If you're already writing software, you're not going to be struggling with having to learn programming. Translated to Arduino, this is great for engineers who don't write software and just need to get simple shit done fast, but for those with a background in software, it feels equal parts mundane (I called analogRead and... got an ADC value, just as expected) and magic (what did analogRead actually do?). Given, you can go look at the source for these libraries, but a lot of them make very generous use of the preprocessor for the sake of supporting multiple products in one codebase, and it's often not pleasant to read. Working with an MSP430 (or basically any architecture if you're using more capable tooling, like you mentioned with AVR) has a certain clarity to it that the Arduino ecosystem just doesn't seem to capture.

I would make the same argument for AVR and the "real deal" tooling as I do the MSP430; why bother with Arduino when you're probably coming in with decent programming skills?

>why bother with Arduino when you're probably coming in with decent programming skills?

Pure Software programming skills are NOT enough when it comes to embedded programming. You need to know the logical interface to the HW and the EE/Electronics behind the HW itself. This is a huge challenge for people who have only worked with applications software over layers of abstraction. This is where the Arduino shines; hide the overwhelming HW complexities and provide a simple api for software guys to get their job done. This allows them to slowly gain HW knowledge and transition to "traditional embedded programming" as needed. Also, many experienced embedded developers are using the Arduino as a rapid prototyping platform to implement an idea quickly and get clarity on the project before implementation on the actual target using traditional means. Learners can do both on the same Arduino platform.

So here is my recipe for somebody wanting to learn Embedded Development;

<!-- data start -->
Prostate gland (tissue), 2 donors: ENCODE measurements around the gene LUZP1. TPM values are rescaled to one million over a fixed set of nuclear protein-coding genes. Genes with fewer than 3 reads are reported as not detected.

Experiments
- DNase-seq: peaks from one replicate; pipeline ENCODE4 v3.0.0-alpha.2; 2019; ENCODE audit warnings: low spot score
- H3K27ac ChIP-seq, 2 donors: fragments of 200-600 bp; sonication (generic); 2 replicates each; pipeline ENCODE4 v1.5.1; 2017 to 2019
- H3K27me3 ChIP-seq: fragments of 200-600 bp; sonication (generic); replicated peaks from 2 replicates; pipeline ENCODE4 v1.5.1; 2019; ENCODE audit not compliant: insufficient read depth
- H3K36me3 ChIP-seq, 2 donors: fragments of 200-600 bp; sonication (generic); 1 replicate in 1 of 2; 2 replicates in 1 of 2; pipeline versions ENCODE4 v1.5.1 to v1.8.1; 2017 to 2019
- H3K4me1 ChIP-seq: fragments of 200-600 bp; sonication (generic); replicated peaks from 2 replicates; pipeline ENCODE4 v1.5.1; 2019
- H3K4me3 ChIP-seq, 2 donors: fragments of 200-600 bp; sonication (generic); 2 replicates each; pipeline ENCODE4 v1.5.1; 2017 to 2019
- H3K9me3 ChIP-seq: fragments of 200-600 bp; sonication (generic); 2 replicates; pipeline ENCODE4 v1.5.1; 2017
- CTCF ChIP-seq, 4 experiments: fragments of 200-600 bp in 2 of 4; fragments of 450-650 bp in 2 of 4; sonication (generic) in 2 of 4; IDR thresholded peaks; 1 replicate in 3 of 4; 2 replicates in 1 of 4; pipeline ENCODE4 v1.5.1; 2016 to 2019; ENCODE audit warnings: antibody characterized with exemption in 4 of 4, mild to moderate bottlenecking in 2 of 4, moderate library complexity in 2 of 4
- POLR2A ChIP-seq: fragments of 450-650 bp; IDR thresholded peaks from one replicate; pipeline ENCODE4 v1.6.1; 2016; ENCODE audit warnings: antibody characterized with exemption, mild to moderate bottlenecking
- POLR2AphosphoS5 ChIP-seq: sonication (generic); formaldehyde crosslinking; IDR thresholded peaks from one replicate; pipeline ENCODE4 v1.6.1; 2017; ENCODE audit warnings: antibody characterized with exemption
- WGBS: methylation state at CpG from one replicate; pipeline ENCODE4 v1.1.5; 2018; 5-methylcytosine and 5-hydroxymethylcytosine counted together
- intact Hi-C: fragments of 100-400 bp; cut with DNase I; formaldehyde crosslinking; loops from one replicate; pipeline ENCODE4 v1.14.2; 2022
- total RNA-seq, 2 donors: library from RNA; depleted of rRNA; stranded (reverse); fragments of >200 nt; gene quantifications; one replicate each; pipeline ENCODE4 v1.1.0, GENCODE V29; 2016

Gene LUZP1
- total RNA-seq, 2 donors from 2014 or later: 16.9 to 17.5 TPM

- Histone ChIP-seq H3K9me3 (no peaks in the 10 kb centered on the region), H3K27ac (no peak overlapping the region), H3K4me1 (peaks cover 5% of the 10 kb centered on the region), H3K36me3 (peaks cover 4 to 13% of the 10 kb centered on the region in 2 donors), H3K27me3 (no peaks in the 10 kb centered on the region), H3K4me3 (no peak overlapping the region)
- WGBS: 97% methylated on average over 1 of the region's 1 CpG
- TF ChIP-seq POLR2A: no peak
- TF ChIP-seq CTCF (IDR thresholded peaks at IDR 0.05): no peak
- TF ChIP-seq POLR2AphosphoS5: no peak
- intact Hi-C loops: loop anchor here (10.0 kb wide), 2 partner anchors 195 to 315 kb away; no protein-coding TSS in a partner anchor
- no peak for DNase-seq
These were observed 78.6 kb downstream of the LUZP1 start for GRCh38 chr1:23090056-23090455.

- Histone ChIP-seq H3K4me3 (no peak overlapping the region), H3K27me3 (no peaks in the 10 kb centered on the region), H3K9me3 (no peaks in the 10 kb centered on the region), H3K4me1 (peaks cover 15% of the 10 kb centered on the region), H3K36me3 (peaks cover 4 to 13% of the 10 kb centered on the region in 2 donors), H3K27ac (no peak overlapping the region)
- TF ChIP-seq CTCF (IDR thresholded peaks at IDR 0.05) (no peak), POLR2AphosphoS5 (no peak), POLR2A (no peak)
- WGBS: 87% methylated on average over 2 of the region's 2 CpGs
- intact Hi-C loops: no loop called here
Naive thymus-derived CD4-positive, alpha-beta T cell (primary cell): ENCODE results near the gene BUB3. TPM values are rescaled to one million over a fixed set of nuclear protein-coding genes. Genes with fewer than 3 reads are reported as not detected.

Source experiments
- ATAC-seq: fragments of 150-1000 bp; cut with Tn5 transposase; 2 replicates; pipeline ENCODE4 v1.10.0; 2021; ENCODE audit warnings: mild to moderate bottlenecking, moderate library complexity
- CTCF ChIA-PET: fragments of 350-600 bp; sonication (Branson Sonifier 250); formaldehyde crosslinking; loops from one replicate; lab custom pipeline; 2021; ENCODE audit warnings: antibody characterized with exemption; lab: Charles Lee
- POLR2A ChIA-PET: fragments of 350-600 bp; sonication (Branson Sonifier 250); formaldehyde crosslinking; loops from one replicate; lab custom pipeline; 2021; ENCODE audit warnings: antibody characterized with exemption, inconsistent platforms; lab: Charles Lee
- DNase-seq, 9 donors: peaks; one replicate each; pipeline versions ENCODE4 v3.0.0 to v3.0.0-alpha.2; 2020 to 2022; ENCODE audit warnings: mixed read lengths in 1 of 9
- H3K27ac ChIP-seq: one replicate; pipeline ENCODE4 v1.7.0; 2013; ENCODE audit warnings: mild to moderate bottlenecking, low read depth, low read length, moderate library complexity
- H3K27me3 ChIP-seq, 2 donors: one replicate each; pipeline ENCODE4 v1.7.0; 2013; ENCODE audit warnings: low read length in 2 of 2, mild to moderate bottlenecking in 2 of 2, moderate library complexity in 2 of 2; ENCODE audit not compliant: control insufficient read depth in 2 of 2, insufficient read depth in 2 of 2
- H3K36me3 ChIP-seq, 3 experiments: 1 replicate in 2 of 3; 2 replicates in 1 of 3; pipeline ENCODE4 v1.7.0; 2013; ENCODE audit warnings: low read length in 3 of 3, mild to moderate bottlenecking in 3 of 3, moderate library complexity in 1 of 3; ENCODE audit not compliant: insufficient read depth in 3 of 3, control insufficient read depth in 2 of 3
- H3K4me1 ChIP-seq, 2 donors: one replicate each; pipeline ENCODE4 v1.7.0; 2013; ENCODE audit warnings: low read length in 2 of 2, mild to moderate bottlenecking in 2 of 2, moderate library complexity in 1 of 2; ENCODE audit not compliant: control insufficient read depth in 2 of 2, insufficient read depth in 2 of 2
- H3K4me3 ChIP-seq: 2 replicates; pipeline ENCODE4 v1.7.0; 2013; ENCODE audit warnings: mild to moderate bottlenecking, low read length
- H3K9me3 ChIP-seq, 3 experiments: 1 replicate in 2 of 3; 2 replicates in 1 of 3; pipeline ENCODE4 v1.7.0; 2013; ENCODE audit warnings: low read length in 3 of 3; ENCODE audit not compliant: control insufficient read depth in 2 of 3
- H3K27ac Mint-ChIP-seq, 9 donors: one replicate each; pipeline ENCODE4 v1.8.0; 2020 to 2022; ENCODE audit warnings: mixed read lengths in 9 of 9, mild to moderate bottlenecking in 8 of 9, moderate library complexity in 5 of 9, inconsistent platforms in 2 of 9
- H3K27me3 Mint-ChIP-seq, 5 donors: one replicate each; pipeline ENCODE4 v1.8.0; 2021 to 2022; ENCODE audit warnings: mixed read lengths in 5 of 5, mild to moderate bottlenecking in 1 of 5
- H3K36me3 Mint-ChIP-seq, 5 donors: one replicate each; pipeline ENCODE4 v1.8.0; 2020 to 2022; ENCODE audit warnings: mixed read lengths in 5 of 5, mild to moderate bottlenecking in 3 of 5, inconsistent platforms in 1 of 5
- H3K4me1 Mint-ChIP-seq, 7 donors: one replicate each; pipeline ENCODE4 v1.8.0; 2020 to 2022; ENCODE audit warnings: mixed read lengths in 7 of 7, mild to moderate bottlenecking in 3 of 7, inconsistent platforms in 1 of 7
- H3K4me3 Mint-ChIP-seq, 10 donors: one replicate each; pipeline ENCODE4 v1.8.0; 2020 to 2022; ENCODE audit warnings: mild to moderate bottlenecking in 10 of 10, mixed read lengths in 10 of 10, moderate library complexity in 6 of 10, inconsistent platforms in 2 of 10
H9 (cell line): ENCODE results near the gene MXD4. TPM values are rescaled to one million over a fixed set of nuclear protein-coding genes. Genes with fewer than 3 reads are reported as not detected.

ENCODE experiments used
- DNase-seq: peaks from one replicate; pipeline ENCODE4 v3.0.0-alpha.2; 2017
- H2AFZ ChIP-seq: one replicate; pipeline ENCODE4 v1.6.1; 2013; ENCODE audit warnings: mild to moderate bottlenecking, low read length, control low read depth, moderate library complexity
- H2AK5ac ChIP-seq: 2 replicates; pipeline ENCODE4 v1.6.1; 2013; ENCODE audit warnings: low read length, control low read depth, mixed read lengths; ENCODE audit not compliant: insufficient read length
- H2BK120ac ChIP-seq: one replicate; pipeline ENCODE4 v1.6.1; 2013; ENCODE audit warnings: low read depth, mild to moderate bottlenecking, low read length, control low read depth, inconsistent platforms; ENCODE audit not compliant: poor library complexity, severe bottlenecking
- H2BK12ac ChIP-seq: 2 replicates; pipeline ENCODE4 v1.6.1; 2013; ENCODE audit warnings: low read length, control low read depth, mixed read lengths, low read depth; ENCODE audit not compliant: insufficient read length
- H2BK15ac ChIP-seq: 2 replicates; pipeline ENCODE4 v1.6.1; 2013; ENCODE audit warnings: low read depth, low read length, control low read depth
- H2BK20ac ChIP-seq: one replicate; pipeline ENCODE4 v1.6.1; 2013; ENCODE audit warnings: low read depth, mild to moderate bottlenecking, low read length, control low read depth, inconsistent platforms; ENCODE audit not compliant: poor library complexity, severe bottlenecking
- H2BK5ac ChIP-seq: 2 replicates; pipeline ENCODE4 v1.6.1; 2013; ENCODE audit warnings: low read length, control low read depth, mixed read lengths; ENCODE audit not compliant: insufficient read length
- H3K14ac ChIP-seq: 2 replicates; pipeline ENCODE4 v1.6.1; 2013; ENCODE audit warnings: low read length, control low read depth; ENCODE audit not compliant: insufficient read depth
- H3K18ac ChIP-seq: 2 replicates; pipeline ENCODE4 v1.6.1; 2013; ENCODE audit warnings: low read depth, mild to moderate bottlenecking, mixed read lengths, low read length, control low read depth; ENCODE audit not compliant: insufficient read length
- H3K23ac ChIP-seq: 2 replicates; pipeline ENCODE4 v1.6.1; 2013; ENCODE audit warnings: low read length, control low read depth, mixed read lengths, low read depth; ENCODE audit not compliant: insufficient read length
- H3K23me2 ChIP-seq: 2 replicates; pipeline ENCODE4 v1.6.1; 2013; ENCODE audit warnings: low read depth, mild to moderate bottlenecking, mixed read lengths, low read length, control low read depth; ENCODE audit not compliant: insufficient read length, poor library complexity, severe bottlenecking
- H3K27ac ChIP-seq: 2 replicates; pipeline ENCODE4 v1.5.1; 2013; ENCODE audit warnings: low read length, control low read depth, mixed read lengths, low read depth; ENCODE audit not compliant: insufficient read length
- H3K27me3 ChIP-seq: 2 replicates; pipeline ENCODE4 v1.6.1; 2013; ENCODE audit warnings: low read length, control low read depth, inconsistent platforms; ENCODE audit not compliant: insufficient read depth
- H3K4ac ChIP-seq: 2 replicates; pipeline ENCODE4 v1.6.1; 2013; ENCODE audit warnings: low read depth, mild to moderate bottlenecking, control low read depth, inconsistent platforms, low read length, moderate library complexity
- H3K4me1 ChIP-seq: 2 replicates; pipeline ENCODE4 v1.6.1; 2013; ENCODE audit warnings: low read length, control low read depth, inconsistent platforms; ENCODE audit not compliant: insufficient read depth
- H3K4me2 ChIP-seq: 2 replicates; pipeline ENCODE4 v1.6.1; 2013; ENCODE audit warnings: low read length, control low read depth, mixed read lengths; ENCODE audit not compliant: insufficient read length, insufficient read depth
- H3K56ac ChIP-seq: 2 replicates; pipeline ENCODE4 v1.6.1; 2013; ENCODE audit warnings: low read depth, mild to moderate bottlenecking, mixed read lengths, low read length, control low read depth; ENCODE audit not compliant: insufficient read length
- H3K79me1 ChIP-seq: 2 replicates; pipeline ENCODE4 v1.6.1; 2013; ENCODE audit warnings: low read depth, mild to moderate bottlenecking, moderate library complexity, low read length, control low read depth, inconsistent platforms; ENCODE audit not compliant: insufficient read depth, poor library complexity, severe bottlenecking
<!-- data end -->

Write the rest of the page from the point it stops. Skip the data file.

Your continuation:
1) Get a Arduino Uno, a couple of extra ATmega328Ps, a AVR programmer and a electronic components toolkit.

2) Get a book on Arduino programming and AVR programming. I can recommend "Exploring Arduino" and "Make: AVR Programming". You also need a book on Electronics and "Practical Electronics for Inventors" is a pretty good one.

3) Install the Arduino IDE and go through some blinky tutorials. Do some projects from "Exploring Arduino".

4) Now move on to direct AVR programming. The Arduino IDE has already installed the required toolchains. Setup a Makefile environment using them following instructions in "Make: AVR programming". Do some blinky and other projects from this book. This gives a command-line approach to AVR programming.

5) Next repeat the above using a proper vendor supplied IDE eg. Atmel Studio for AVRs. These IDEs are pretty complex but quite powerful and used extensively in the industry. Go through some tutorials and redo the blinky and other projects using the IDE.

6) Get some test equipment tools to look into the inner workings of the system. I recommend the multi-functional "Analog Discovery 2" which has lots of learning tutorials.

Congratulations; you are now a bare-metal "Embedded Developer"!

To enter the "big boys league", move onto ARM Cortex boards.

Finally you get to "Embedded Linux" and become a "Master Super-Duper Embedded Developer" :-)

Another good book is https://www.goodreads.com/book/show/4073235-msp430-microcont..., which I'm sure you can find online for free somewhere.